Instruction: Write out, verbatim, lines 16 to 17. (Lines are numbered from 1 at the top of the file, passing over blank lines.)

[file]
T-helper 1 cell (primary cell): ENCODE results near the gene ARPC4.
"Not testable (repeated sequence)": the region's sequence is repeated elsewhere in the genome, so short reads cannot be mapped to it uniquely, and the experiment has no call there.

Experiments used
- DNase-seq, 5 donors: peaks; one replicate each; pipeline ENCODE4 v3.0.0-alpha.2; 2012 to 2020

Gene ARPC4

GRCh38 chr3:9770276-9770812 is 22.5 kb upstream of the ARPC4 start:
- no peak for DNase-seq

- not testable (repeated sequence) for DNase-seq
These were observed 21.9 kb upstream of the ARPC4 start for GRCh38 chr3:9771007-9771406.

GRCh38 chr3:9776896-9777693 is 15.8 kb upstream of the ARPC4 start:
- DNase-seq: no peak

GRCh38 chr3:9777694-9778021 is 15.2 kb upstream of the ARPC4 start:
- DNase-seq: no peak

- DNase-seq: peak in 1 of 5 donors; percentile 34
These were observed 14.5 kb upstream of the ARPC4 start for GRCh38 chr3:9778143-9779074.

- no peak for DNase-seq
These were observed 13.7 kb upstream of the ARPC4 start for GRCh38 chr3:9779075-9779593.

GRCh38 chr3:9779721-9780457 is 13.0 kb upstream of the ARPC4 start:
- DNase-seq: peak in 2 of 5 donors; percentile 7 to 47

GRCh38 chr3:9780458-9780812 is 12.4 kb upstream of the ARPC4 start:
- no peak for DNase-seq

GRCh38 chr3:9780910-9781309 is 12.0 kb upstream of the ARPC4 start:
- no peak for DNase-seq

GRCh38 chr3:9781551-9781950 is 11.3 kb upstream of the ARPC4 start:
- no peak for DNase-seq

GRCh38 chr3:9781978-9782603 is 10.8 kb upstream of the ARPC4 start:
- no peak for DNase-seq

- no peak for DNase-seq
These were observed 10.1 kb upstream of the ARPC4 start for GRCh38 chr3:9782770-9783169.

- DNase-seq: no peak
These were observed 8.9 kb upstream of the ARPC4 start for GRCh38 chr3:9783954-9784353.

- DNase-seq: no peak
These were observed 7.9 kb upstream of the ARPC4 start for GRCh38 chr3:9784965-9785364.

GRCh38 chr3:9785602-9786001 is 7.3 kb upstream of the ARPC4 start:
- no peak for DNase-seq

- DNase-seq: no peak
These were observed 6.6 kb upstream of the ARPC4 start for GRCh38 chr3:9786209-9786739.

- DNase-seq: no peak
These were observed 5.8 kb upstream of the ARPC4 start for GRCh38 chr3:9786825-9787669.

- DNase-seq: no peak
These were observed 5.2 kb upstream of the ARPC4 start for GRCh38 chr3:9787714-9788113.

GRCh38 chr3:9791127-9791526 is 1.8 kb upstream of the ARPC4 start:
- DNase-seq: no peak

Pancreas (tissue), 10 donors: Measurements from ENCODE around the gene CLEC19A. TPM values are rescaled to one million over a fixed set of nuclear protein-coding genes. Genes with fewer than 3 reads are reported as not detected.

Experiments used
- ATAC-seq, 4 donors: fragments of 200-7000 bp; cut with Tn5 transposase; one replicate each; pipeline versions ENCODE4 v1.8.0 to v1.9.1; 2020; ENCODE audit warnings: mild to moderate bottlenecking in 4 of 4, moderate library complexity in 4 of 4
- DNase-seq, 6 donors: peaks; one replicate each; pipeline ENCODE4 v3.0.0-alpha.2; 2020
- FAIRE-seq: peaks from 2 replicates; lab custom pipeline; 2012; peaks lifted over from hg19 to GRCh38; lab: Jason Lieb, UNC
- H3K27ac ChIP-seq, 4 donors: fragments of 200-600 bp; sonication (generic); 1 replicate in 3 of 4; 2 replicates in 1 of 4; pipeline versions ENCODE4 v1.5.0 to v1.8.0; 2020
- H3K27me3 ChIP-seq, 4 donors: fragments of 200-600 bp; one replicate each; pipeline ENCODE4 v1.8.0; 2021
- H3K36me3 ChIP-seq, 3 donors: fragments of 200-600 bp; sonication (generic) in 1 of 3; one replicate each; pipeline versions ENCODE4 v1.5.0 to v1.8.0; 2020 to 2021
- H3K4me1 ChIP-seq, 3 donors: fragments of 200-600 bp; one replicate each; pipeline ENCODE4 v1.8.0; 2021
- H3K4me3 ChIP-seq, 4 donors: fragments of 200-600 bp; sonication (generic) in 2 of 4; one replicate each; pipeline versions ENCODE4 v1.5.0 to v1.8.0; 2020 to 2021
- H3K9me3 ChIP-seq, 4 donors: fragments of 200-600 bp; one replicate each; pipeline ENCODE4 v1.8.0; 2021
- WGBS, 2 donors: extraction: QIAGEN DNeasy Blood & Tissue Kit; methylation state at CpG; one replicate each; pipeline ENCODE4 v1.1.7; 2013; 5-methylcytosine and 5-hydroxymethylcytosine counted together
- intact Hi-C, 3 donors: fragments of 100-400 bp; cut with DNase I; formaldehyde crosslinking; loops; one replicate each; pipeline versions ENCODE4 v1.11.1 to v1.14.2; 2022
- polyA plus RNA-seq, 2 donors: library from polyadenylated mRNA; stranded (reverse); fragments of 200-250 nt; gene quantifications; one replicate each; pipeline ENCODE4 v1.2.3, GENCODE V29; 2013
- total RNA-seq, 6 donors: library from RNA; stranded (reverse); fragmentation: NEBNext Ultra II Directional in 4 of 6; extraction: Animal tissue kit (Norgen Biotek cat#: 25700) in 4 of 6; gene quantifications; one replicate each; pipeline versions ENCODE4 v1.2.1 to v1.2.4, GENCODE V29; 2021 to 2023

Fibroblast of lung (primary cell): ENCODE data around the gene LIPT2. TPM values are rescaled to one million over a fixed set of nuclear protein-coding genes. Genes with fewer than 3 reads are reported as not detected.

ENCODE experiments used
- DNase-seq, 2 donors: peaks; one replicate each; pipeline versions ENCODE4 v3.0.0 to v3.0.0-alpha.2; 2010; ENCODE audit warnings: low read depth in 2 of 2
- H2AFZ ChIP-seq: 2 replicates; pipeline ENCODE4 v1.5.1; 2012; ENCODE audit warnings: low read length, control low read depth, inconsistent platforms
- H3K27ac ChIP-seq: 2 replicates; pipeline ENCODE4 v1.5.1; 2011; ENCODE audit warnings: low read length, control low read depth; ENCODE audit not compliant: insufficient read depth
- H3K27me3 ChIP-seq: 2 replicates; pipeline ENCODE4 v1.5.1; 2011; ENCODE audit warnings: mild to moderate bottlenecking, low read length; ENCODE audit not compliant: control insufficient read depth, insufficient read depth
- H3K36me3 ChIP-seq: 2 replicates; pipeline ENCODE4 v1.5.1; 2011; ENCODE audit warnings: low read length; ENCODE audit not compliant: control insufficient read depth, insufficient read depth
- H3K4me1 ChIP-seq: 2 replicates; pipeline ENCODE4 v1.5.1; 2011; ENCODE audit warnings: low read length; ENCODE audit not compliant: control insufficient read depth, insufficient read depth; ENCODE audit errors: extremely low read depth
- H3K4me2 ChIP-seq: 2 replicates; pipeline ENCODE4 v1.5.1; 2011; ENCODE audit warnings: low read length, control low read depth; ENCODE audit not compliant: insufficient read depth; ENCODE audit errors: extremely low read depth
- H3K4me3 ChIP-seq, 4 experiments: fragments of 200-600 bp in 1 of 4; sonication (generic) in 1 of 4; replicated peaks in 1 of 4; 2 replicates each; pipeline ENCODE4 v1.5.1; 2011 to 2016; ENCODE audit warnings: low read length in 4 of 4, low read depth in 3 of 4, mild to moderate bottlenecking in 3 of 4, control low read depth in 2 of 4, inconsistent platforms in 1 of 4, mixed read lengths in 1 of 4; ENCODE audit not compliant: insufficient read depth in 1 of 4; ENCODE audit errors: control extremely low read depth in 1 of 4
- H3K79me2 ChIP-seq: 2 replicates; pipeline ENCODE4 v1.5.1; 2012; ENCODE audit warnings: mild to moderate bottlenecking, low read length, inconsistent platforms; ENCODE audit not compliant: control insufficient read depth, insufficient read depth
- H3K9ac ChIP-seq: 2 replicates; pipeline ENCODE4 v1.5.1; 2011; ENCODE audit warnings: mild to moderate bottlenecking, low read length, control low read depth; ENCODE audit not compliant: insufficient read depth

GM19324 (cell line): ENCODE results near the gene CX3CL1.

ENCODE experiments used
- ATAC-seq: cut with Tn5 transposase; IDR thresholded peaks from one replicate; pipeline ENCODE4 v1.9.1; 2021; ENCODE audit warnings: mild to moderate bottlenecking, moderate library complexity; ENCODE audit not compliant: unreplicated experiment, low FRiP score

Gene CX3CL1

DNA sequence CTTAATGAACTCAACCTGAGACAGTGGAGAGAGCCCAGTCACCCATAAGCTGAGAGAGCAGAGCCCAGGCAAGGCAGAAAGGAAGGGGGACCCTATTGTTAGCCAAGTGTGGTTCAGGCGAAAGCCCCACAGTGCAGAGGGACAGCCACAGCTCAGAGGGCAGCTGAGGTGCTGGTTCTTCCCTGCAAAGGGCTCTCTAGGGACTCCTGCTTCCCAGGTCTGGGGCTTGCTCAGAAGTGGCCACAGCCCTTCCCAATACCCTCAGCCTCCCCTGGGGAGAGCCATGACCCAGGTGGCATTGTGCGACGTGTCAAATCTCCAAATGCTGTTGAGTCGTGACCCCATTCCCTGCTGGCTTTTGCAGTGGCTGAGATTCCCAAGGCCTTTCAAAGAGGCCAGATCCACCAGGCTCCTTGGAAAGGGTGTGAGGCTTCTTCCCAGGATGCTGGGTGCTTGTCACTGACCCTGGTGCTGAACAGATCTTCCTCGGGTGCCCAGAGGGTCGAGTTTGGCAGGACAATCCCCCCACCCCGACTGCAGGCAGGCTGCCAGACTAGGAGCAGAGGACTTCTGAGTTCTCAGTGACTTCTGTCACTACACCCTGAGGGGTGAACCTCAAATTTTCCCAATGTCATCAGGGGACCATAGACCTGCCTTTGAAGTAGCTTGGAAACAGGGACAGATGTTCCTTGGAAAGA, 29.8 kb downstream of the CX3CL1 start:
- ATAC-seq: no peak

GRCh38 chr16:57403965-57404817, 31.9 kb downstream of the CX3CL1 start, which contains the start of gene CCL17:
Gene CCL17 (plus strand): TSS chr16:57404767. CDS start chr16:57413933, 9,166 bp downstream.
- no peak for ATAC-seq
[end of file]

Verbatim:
- no peak for DNase-seq
These were observed 13.7 kb upstream of the ARPC4 start for GRCh38 chr3:9779075-9779593.